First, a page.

I actually have no idea if I am pronouncing the name of this cake correctly; it has always been ‘sash-er’ torte since I read about it when I was about 8 or so, but I remember hearing it being pronounced ‘sack-er’ torte on Masterchef Australia…. If you have any idea, please tell me! Anyhow, this all came about when my mother and I decided it was about time we gave this cake a go. After reading through so many recipes calling for at least 8 eggs, we decided to go a bit more modest, and try this one.
I’m not actually as pleased with it as I would have hoped…but I shall explain later.
This recipe is from the book “Patisserie at Home” by Will Torrent. It’s a truly wonderful book, probably one of my favourite patisserie books I have come across so far. It’s not too complicated, it just calls for a lot of chocolate, and one of my least favourite ingredients…. glucose syrup. It was used in the ganache, and whilst it was probably supposed to increase the wow factor of the ganache, I found it just made it this, and not glossy at all. Also, I was under the impression that the ganache was supposed to be put on a hot cake so that it cooled and gained a divine ‘sheen’ (although I could be wrong, I know!), but this recipe frosted it cold. It also made copious amounts of ganache, some of which I could not get into or onto the cake and is still sitting in the fridge…not that this is necessarily a bad thing!
HOWEVER. If you would like to try out a Sachertorte and do not want to use large amount of eggs, or would just like a small cake (long lasting too!), then I urge you to give the recipe a try, or even get a hold of the book!
Sachertorte (Adapted slightly from Will Torrent)
90g chopped 60% chocolate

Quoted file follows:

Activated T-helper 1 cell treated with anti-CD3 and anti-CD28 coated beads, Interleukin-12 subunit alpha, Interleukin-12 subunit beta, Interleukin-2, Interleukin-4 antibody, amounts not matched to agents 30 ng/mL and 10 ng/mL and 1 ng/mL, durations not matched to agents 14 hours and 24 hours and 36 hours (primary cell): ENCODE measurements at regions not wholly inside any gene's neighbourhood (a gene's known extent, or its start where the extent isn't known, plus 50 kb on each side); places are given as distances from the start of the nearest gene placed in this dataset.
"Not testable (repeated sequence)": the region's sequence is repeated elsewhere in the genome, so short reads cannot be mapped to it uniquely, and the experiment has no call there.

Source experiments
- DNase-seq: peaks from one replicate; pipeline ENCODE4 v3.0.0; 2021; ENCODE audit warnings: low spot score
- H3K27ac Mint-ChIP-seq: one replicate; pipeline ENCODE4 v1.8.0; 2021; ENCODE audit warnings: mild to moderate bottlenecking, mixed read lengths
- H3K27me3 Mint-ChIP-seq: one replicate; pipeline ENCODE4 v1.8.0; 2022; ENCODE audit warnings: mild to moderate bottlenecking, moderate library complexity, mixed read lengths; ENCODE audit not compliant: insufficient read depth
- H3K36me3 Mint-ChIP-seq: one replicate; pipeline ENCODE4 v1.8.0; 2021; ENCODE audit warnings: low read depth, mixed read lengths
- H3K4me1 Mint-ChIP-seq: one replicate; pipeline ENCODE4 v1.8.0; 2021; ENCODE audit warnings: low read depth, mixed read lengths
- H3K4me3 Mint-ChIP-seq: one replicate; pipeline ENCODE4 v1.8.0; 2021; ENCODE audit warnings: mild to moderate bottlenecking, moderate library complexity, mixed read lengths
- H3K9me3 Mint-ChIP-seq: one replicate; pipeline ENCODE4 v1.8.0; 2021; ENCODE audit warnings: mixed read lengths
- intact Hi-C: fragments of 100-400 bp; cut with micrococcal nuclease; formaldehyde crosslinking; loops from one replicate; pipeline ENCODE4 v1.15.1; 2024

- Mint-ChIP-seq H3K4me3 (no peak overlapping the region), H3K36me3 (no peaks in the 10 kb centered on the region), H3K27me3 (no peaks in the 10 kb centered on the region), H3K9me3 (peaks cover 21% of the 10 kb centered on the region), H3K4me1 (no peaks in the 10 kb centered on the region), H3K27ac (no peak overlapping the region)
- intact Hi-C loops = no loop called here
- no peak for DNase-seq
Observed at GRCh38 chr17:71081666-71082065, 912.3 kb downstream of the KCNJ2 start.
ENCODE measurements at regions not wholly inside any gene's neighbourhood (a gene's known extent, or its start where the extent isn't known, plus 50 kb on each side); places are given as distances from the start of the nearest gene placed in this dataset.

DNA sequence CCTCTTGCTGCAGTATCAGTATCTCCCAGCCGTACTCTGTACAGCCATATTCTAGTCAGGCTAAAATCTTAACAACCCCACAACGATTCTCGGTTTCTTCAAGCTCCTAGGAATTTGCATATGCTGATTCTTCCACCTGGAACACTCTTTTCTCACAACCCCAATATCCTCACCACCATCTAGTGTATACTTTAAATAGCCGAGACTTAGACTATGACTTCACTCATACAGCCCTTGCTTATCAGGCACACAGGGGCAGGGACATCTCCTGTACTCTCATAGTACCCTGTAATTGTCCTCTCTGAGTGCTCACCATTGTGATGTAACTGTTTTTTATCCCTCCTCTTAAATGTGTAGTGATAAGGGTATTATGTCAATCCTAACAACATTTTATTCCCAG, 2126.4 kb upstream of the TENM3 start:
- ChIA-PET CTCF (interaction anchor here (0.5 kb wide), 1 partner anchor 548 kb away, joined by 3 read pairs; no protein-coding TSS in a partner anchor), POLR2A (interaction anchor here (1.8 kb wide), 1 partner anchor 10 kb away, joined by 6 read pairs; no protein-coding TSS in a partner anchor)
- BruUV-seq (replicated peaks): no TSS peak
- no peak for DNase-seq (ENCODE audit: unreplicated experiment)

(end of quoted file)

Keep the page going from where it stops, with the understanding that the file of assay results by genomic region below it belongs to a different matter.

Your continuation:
3 Tbsp sugar
2&1/2 Tbsp caster sugar
3 egg whites
2&1/2 Tbsp flour
3 Tbsp cornflour
3 tsp cocoa
4 Tbsp ground almonds
3 egg yolks
About 1/2 cup raspberry jam (it was traditionally apricot jam) to fill
1 cup/200ml whipping cream
2 Tbsp glucose syrup
3 Tbsp butter
240g 60% chocolate and 160g 70% chocolate (you could probably play around with the types or amounts of each chocolate!)
Preheat the oven to 180 degrees Celsius. Line a 20cm diameter round cake tin.
Melt the chocolate using your preferred method (I did over a bain marie) and cool slightly.
Beat the butter and plain sugar together until light and fluffy. In another bowl, whisk the egg whites and caster sugar until stiff peaks form. In yet another bowl, sift together the dry ingredients.
Now, stir the egg yolks briefly into the melted chocolate, then stir this into the creamed butter and sugar. Fold in the dry ingredients with a metal spoon. Last but not least, fold in the meringue in 3 stages. Spoon into the cake pan and bake for 20 minutes, until a skewer comes out clean when inserted. Remove from the oven, and while cooling, get onto making the ganache. You could make the cake the day before and so the ganache on the day!
Bring the cream, butter and glucose to boil over a low heat. Chop the chocolate finely and place in a heat proof bowl. Pour the hot cream mix into the middle. Using a whisk, slowly stir from the middle moving slowly outwards, in a circular motion. Gradually widen the circular motion and mix until the ganache is smooth. Cool until a thick spreadable consistency is achieved.
Cut the cake into two (you could maybe do three if you’re up for it, but it’s a small cake, so I stuck with two) layers. Spread the jam and some ganache into the middle to fill. Place the top layer on top and then spread a thin layer of ganache all over the cake to crumb coat it. Chill until just set, about an hour or so (I know darlingm but patience!).
Meanwhile, if you haven’t eaten most of ganache (but fear not, there will be plenty to spare!), it will be setting. When the crumb coat has set, heat up the ganache again until it is runny, and then place the cake on a wire rack. Pour that beautiful liquid all over the cake until it is completely covered. It does set quite quickly so you may have to use a palette knife to spread it around a bit. Now chill again, for about two hours, until set.
It is traditional to pipe the word “Sacher” on top of the cake, and as you can see my piping skills are QUITE rusty indeed. Not sure why you are supposed to do it though, did no one believe it was a sachertorte, or was it to show off? None the less, it makes it look quite sophisticated indeed.
Makes about 15 small but rich slices.
I’m quite keen to try the original (well, they say it’s the original, but that’s a secret isn’t it?) recipe another time, but the Queen of Sheba cake takes priority.
Have a good one 🙂